Wash and peel the apples. Quarter the apples, then divide them into eighths. Each 8th should be sliced thin for even cooking and even caramel coverage.
Place the apple slices in a large bowl and toss them with 1/2 cup of the caramel sauce. The sauce should be warm, but not boiling hot by this point.
By tossing them immediately, the caramel sauce will help prevent the apples from browning and draw some of the juices of the apple out, resulting in a thicker filling once it’s cooked.
While the caramel coated apple slices wait, bring together your crumble topping.
In a medium bowl combine flour, old fashioned oats, brown sugar, cinnamon, and salt. Mix together thoroughly with a whisk, then crumble the cold butter into the flour mixture using either your hands or a pastry cutter.
Make sure that the butter is broken down into small bits, so that you don’t end up with any chunks that are too large.
To assemble the bourbon apple crumble, pour 1/4 cup of the caramel sauce into the bottom of a 10″ inch pie pan. Use a spatula to spread it out thin and evenly.
Spoon the apples into the pan next, being careful not to dump the thin liquid from the bottom of the bowl. The extra sauce will prevent it from thickening up properly, resulting in a thin and watery filling.
You can see that the pan would have more room for additional apple slices, if you wanted to make a thicker dessert. Just keep in mind that if you fill it too full it may bubble over and cause a mess in your oven.
Lastly top with the crumble topping, making sure the apples are evenly covered.
The pan should be placed in the center of a now 350 degree oven. I like to place a round cookie sheet on the lower rack of the oven to catch any drips if the caramel bubbles over. Set the timer for 30 minutes to check the first time.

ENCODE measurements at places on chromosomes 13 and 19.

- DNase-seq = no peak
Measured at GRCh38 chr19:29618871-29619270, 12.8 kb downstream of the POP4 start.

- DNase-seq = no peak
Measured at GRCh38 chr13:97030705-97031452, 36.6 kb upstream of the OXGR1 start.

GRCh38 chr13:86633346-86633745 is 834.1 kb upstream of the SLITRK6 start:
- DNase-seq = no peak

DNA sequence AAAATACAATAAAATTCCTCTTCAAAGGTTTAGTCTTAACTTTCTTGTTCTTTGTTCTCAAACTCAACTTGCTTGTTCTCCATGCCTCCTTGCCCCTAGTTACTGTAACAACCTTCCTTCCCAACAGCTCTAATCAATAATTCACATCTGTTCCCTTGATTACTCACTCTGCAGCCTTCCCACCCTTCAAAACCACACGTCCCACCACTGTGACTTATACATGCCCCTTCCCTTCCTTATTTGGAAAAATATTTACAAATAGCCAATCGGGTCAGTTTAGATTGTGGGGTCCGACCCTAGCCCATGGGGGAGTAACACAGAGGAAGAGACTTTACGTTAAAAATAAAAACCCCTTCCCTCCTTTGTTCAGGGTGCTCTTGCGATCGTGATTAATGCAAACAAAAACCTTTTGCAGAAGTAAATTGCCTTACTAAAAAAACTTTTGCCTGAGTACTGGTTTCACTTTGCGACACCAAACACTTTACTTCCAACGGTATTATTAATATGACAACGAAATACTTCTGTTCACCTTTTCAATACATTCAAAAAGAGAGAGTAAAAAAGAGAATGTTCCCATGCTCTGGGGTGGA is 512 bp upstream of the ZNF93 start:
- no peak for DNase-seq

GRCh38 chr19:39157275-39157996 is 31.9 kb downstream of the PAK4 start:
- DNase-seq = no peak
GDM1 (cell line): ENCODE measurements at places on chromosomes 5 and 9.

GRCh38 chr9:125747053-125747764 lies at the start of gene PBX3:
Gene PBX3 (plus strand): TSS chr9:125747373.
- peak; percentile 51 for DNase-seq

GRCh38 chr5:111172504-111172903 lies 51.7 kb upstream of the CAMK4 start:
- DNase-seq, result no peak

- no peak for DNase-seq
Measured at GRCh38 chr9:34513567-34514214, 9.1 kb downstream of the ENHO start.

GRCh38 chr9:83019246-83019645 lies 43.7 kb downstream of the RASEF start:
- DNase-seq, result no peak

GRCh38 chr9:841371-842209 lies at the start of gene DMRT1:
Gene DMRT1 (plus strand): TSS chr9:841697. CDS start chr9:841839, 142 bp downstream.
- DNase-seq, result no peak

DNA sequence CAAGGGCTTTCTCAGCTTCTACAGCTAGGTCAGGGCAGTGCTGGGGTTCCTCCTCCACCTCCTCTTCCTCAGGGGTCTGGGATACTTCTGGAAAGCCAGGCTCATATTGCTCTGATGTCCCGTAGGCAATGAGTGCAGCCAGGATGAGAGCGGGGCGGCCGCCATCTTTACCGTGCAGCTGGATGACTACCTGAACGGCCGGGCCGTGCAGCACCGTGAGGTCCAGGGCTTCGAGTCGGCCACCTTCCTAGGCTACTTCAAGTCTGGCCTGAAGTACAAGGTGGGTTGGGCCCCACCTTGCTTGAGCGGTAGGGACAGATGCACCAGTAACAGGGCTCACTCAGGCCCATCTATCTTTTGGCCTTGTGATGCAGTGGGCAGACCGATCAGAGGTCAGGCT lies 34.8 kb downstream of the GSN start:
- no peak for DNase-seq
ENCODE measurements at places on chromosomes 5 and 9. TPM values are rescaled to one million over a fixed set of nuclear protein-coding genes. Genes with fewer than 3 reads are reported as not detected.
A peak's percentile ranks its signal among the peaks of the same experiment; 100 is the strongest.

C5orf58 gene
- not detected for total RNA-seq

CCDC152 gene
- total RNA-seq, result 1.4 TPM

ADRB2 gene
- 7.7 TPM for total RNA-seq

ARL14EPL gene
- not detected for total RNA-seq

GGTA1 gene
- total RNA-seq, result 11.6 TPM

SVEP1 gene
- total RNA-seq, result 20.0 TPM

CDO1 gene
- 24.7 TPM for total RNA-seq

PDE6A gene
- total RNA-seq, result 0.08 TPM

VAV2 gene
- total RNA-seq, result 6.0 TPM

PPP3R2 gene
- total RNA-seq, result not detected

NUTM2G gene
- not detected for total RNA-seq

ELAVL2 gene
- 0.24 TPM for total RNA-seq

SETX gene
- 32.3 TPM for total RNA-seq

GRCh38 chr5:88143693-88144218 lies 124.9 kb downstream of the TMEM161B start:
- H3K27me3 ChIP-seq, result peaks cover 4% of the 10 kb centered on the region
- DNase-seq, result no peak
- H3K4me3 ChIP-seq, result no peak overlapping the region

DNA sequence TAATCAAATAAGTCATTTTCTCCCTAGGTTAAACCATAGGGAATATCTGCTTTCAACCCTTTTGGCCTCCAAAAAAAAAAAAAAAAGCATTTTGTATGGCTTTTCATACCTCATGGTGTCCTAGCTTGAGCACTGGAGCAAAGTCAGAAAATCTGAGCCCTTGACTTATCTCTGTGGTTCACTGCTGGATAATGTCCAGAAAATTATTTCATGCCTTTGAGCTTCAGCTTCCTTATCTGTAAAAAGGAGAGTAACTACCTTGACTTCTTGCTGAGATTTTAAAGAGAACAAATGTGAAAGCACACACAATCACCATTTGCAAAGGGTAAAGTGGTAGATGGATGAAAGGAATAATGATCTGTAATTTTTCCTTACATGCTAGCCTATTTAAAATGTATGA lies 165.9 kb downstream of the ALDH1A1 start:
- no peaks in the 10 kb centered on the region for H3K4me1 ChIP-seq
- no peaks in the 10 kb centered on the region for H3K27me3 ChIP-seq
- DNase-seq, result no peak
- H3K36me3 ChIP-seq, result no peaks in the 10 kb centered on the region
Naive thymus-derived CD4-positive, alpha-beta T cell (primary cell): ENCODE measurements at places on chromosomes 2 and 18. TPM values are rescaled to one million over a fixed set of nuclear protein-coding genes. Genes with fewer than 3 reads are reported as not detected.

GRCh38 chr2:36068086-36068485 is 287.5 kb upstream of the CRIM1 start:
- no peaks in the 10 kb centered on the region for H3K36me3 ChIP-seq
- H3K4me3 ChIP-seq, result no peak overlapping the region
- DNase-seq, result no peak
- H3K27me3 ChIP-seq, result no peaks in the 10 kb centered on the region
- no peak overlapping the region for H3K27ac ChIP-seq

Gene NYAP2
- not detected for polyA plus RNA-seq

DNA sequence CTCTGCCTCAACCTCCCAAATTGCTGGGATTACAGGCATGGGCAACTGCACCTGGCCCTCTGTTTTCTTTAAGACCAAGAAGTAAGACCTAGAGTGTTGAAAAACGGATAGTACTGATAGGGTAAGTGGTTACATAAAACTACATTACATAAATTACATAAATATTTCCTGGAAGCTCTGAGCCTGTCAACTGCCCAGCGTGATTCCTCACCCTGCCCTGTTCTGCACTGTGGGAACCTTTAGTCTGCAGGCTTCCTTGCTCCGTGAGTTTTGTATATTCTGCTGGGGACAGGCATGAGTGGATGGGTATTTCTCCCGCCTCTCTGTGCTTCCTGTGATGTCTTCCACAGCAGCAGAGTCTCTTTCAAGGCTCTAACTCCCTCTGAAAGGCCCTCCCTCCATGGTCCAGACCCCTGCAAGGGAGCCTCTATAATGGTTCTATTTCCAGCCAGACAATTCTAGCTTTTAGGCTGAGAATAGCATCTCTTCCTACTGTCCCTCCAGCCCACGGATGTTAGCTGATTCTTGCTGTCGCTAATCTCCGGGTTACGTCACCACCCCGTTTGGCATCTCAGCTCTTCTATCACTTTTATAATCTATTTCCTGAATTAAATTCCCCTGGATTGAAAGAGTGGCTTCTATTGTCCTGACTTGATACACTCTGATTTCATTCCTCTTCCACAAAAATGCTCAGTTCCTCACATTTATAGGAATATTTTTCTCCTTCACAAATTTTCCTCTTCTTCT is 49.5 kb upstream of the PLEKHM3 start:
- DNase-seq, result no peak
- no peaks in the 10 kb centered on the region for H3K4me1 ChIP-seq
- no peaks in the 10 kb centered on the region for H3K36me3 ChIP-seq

The resulting dessert should be golden brown on top, with the apple mixture bubbling below. Mine wasn’t quite done at the 30 minute point, but at 35 minutes it looked like this:
This crumble is best enjoyed warm from the oven.
I like to reheat some of the remaining caramel and drizzle it over the top. You can also top it with vanilla bean ice cream or whipped cream if you prefer.
I have never been a fan of ice cream on pies, but I know there are some people that wouldn’t have it any other way. You can even drizzle the caramel over the ice cream, over the crumble, for a really decadent treat.
If you like this recipe for Homemade Spaghetti Sauce, don’t forget to pin it for later! For more great recipes like this one, sign up for the Sunday Spotlight in the box below. It’s a bi-weekly newsletter with recipe updates, behind the scenes info, and exclusive bonus information. It goes great with your Sunday morning coffee!
Bourbon Apple Crumble
This Bourbon Apple Crumble is easier than apple pie. Granny smith apples, tossed in a bourbon caramel sauce, and finished with a buttery streusel topping.
- 1/2 cup butter
- 1 cup brown sugar
- 1/2 cup heavy cream
- 2 tsp bourbon or vanilla
- 1/2 tsp salt
- 4 apples
- 1 cup flour
- 1/2 cup old fashioned oats
- 1/2 cup brown sugar
- 1/2 tsp cinnamon
- 1/4 tsp salt
- 1/2 cup butter room temperature
Preheat oven to 350 degrees and set out a half cup of butter to come to room temperature. The recipe calls for 1/2 cup melted and 1/2 cup at room temperature.
In a small sauce pan over medium heat, melt 1/2 cup of butter until foamy. Add in 1 cup of brown sugar and continue to cook 3 - 5 minutes or until tiny bubbles form around the edge of the pan.
Stir in cream, 1/2 tsp salt, and bourbon or vanilla and continue to cook over medium heat.
Mixture will bubble up and expand. Stir occasionally to prevent burning. Once the mixture has tripled in size remove from heat and allow to cool slightly in the pan.
Wash and peel your apples. Cut them into 8 wedges, then thinly slice the wedges.
Toss the sliced apples with 1/2 cup of the warm caramel sauce.
In a small bowl combine flour, oats, 1/2 cup brown sugar, cinnamon, and salt. Mix to combine well, then crumble in butter using your hands or a pastry cutter.
To assemble: Pour 1/4 cup of caramel into the bottom of a 10" pie pan. Spoon the caramel covered apples on top, being careful not to add the liquid from the bottom of the bowl. Top with the oat and flour mixture.
Bake at 350 degrees for 30 - 35 minutes or until golden brown.
Serve warm with extra caramel sauce on top.